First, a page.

Wrigley almost set for Winter Classic
CHICAGO -- The mix of baseball and hockey in the Winter Classic makes for odd distances at Wrigley Field: It's 112 feet from home plate to the center-ice faceoff dot, then another 288 feet to the center-field wall.
The penalty box is just to the second base side of the pitcher's mound, and the goals are on the first and third base lines.
Now it's nearly time to see a puck fly where a baseball usually whizzes by.
Workers were busy Tuesday putting the finishing touches on the transformation of the old ballpark into a hockey arena, two days before the Red Wings and Chicago Blackhawks meet in the NHL's second regular-season outdoor game in the U.S.
A curtain painted with ivy and brick - two of Wrigley Field's trademarks - was being fastened to scaffolding in front of the bleachers. The real ivy, of course, has died for the winter.
The ice was down on the rink as workers glided over the surface to get a feel and a look-see. One small problem was that the sun caused the painted blue lines to bleed a little.
On Wednesday, the Blackhawks and Red Wings will practice on the rink, the biggest test yet of a project that has lasted two weeks. It has taken 3,000 gallons of coolant to freeze it, while 20,000 gallons of water were needed to create the two-inch deep ice surface.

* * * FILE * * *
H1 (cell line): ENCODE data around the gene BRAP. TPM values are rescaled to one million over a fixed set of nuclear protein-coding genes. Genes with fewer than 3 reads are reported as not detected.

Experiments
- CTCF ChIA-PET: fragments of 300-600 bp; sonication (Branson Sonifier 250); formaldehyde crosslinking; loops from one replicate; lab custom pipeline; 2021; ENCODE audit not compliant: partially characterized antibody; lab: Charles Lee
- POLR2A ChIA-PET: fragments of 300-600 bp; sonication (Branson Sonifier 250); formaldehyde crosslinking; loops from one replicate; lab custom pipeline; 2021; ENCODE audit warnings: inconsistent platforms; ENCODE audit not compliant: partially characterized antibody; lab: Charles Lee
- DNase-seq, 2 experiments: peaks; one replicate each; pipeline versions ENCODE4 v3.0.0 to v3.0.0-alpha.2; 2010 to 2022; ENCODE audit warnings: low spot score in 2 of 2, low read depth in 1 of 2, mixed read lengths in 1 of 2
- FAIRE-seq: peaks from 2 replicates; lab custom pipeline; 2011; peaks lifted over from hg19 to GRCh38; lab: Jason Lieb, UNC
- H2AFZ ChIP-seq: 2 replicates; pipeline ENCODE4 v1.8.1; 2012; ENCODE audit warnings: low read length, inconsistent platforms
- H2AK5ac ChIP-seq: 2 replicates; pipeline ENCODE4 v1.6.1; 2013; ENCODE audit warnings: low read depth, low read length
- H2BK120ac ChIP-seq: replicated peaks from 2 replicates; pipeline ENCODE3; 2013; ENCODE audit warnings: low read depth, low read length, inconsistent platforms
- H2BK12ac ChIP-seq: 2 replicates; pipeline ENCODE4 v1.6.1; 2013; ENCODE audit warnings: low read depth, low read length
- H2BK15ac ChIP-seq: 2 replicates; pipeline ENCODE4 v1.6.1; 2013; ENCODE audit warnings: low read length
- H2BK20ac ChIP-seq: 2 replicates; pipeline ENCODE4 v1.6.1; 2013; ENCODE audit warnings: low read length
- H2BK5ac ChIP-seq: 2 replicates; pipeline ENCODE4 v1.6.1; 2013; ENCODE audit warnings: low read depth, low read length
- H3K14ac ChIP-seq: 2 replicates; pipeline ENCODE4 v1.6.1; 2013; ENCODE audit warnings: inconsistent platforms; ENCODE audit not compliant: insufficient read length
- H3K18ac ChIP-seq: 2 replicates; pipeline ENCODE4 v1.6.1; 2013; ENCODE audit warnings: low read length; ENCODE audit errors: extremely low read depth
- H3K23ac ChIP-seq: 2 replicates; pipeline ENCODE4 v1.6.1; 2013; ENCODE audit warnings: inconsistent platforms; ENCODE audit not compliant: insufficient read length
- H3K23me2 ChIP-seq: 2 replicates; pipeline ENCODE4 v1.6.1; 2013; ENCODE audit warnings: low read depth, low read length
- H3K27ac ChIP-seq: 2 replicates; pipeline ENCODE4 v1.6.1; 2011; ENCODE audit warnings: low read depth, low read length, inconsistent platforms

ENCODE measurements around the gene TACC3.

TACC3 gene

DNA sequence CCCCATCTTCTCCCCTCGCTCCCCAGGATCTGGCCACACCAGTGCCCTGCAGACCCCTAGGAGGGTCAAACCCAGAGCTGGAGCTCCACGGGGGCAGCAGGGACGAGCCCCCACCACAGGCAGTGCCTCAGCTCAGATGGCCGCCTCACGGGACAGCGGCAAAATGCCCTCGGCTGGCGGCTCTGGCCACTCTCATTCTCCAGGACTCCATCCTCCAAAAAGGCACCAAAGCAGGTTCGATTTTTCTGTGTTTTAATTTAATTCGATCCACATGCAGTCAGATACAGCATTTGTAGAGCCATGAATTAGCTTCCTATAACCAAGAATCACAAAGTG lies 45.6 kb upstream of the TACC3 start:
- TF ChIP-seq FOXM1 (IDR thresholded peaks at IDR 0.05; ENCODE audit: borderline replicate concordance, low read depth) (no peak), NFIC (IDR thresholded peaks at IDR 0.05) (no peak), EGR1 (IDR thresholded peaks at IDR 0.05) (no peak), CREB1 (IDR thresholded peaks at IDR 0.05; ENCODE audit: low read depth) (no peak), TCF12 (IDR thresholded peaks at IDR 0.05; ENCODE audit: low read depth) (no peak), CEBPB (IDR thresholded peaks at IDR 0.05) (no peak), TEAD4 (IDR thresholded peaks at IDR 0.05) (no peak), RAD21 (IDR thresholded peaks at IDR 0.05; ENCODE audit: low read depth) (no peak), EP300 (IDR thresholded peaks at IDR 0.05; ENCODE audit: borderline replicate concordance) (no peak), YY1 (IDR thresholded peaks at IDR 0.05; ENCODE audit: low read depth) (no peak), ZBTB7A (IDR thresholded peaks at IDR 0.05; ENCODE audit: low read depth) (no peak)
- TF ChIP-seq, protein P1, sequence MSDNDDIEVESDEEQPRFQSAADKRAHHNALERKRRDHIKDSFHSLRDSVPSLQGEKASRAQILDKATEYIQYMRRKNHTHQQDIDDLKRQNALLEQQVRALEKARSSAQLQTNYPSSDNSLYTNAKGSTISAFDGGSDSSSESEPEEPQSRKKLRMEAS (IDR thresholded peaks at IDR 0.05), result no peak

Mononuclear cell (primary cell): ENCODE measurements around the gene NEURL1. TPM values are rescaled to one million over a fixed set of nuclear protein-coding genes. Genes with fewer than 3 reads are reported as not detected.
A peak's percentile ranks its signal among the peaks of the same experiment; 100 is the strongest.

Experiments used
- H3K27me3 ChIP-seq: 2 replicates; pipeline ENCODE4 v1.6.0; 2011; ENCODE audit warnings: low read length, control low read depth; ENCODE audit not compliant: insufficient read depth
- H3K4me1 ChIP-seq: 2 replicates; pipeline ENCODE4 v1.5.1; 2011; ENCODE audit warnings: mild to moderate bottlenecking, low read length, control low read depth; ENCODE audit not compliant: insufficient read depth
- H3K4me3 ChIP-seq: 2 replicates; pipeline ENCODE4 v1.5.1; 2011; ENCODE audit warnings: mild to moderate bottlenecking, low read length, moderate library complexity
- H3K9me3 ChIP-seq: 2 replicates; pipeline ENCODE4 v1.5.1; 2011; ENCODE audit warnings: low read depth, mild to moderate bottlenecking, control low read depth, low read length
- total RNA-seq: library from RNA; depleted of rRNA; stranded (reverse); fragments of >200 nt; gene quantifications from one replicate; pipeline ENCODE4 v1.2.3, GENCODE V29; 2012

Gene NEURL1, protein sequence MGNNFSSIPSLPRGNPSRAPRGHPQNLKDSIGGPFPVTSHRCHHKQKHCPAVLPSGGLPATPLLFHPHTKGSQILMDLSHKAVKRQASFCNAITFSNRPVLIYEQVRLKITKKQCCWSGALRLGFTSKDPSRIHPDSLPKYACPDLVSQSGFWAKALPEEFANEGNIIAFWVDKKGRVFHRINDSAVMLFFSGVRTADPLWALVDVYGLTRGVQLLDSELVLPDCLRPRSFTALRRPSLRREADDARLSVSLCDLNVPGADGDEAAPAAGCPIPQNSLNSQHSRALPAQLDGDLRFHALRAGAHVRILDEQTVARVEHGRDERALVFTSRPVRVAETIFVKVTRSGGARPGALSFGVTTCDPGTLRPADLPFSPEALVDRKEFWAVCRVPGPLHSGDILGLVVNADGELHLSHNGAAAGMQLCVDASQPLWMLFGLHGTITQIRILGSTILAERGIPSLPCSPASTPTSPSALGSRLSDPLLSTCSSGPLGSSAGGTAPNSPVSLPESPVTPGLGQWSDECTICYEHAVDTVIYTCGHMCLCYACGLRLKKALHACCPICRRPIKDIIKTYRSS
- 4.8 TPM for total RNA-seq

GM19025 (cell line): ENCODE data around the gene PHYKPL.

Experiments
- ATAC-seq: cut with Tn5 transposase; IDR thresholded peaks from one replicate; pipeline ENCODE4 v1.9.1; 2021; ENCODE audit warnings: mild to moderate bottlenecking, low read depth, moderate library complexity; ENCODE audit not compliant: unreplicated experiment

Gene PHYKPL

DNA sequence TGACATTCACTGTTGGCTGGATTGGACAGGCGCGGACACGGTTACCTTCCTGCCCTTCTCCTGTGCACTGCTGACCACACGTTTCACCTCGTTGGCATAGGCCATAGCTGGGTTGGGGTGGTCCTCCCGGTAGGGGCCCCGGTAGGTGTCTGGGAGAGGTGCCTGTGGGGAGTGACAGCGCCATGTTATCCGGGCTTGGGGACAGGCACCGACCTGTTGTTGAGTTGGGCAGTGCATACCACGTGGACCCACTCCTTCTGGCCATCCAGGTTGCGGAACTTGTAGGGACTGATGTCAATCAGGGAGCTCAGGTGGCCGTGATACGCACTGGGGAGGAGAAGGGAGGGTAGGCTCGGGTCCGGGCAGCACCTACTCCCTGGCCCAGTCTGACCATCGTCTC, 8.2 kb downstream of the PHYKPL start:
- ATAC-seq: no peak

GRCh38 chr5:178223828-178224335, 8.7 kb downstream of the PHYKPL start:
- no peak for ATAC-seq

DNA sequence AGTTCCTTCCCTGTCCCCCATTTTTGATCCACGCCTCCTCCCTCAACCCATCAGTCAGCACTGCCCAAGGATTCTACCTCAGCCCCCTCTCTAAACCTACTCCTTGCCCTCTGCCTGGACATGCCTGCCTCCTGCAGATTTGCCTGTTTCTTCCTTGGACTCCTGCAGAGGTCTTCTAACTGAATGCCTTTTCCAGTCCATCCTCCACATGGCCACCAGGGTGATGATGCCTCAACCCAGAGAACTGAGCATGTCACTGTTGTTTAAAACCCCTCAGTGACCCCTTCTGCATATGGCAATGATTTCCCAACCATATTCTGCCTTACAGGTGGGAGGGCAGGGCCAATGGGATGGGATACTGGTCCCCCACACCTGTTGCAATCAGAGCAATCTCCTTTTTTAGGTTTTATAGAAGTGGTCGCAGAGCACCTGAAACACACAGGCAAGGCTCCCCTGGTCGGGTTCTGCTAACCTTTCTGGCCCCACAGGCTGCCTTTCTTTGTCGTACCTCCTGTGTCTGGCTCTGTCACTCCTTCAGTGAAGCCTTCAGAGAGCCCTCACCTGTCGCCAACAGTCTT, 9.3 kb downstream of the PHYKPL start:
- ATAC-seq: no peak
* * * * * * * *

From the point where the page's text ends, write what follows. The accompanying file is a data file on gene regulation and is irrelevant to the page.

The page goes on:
The game-day forecast is for temperatures in the low 30s with an overcast day.
"We are going to have one fast, tough game," Dan Craig, the NHL's facilities operations manager, said Tuesday after the ice was tested. "It's going to be a fast and solid surface. The puck will slide really well. It's almost effortless if you get a good sheet of ice."
For Chicago native Chris Chelios, the 46-year-old defenseman who played nine years with his hometown Blackhawks and is in his 10th with the defending Stanley Cup champion Red Wings, it's the early faceoff that's a big deal.
"The biggest difference is the 12 o'clock (CST) start," Chelios said. "The pregame meal is 9 a.m., so steak and spaghetti isn't the best thing."
But Chelios knows the fans will enjoy the game and his family and friends could get to watch him play in a unique setting, even though his ice time has been limited this season by injury.
"You want to have fun and enjoy the moment because it's a very special," Chelios said.
Outdoor games are nothing new for Red Wings goaltender Ty Conklin. He was in goal for Edmonton when the Oilers hosted Montreal in the 2003 Heritage Classic outdoors and started for Pittsburgh in last year's Winter Classic at Orchard Park, N.Y., against the Sabres.
With Chris Osgood nursing a groin injury, Conklin could be in his third outdoor game.
"It would be neat, it's neat to be in involved in any of them. I think it's a bit of a coincidence, kind of odd I've been involved in two," Conklin said.
AP Sports Editor Larry Lage in Detroit contributed to this report.